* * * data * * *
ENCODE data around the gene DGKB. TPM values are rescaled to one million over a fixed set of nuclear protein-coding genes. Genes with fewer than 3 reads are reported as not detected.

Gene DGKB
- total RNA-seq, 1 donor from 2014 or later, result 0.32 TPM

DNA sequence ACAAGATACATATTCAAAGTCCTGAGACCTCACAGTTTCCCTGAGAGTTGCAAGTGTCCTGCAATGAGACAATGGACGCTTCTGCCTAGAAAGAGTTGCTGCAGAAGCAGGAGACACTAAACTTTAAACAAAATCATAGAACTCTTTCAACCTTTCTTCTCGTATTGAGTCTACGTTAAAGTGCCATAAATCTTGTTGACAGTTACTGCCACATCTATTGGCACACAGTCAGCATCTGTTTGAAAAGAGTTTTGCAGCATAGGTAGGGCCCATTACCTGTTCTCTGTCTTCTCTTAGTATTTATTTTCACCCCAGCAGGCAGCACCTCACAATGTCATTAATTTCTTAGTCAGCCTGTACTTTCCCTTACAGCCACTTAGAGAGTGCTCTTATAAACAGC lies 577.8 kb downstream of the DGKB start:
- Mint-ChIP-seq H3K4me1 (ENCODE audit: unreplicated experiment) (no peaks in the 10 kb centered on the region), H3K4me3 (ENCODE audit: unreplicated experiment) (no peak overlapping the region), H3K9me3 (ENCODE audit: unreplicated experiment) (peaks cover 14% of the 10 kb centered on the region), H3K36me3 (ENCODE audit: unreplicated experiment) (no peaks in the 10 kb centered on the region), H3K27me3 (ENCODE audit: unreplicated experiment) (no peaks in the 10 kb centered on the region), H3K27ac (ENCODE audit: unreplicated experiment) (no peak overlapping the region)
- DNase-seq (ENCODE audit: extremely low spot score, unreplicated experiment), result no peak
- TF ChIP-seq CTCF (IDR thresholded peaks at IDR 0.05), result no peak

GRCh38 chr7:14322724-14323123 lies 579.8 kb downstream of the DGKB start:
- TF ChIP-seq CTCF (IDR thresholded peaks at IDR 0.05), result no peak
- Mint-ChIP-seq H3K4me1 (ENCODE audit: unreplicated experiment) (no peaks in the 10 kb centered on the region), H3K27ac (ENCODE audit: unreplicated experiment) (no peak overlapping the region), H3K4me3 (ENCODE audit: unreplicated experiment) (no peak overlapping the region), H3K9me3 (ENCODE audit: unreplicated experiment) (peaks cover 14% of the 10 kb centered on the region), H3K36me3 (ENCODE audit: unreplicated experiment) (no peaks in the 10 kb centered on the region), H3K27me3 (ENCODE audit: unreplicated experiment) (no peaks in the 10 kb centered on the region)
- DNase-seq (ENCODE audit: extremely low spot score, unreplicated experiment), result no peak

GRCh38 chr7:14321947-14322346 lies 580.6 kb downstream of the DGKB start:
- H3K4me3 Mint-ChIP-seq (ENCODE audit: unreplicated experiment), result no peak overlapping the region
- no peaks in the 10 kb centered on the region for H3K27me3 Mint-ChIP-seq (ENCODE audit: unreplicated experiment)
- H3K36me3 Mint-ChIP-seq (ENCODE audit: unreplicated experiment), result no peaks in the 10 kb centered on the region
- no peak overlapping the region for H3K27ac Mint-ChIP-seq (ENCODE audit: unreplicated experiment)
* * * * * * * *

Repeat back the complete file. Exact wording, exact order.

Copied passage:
ENCODE data around the gene DGKB. TPM values are rescaled to one million over a fixed set of nuclear protein-coding genes. Genes with fewer than 3 reads are reported as not detected.

Gene DGKB
- total RNA-seq, 1 donor from 2014 or later, result 0.32 TPM

DNA sequence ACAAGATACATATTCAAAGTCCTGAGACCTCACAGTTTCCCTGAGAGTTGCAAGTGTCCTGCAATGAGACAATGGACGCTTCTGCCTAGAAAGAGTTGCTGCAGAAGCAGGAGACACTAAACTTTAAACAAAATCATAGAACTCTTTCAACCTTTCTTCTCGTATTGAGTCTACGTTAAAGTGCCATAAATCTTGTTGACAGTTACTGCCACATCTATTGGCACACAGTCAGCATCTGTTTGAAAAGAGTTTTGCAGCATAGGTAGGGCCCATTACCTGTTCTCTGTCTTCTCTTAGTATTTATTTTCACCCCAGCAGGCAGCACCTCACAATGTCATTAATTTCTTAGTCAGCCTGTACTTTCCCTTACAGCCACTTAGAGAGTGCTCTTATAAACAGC lies 577.8 kb downstream of the DGKB start:
- Mint-ChIP-seq H3K4me1 (ENCODE audit: unreplicated experiment) (no peaks in the 10 kb centered on the region), H3K4me3 (ENCODE audit: unreplicated experiment) (no peak overlapping the region), H3K9me3 (ENCODE audit: unreplicated experiment) (peaks cover 14% of the 10 kb centered on the region), H3K36me3 (ENCODE audit: unreplicated experiment) (no peaks in the 10 kb centered on the region), H3K27me3 (ENCODE audit: unreplicated experiment) (no peaks in the 10 kb centered on the region), H3K27ac (ENCODE audit: unreplicated experiment) (no peak overlapping the region)
- DNase-seq (ENCODE audit: extremely low spot score, unreplicated experiment), result no peak
- TF ChIP-seq CTCF (IDR thresholded peaks at IDR 0.05), result no peak

GRCh38 chr7:14322724-14323123 lies 579.8 kb downstream of the DGKB start:
- TF ChIP-seq CTCF (IDR thresholded peaks at IDR 0.05), result no peak
- Mint-ChIP-seq H3K4me1 (ENCODE audit: unreplicated experiment) (no peaks in the 10 kb centered on the region), H3K27ac (ENCODE audit: unreplicated experiment) (no peak overlapping the region), H3K4me3 (ENCODE audit: unreplicated experiment) (no peak overlapping the region), H3K9me3 (ENCODE audit: unreplicated experiment) (peaks cover 14% of the 10 kb centered on the region), H3K36me3 (ENCODE audit: unreplicated experiment) (no peaks in the 10 kb centered on the region), H3K27me3 (ENCODE audit: unreplicated experiment) (no peaks in the 10 kb centered on the region)
- DNase-seq (ENCODE audit: extremely low spot score, unreplicated experiment), result no peak

GRCh38 chr7:14321947-14322346 lies 580.6 kb downstream of the DGKB start:
- H3K4me3 Mint-ChIP-seq (ENCODE audit: unreplicated experiment), result no peak overlapping the region
- no peaks in the 10 kb centered on the region for H3K27me3 Mint-ChIP-seq (ENCODE audit: unreplicated experiment)
- H3K36me3 Mint-ChIP-seq (ENCODE audit: unreplicated experiment), result no peaks in the 10 kb centered on the region
- no peak overlapping the region for H3K27ac Mint-ChIP-seq (ENCODE audit: unreplicated experiment)